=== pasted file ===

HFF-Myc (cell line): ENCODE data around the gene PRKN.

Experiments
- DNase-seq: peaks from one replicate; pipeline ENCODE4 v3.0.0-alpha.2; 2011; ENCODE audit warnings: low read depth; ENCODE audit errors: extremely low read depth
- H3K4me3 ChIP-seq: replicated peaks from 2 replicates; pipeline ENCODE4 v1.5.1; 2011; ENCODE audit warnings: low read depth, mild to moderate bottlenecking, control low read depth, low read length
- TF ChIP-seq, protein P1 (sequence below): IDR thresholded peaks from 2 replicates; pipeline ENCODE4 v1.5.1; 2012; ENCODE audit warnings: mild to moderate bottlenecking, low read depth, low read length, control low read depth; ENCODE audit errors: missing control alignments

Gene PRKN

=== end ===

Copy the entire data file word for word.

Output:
HFF-Myc (cell line): ENCODE data around the gene PRKN.

Experiments
- DNase-seq: peaks from one replicate; pipeline ENCODE4 v3.0.0-alpha.2; 2011; ENCODE audit warnings: low read depth; ENCODE audit errors: extremely low read depth
- H3K4me3 ChIP-seq: replicated peaks from 2 replicates; pipeline ENCODE4 v1.5.1; 2011; ENCODE audit warnings: low read depth, mild to moderate bottlenecking, control low read depth, low read length
- TF ChIP-seq, protein P1 (sequence below): IDR thresholded peaks from 2 replicates; pipeline ENCODE4 v1.5.1; 2012; ENCODE audit warnings: mild to moderate bottlenecking, low read depth, low read length, control low read depth; ENCODE audit errors: missing control alignments

Gene PRKN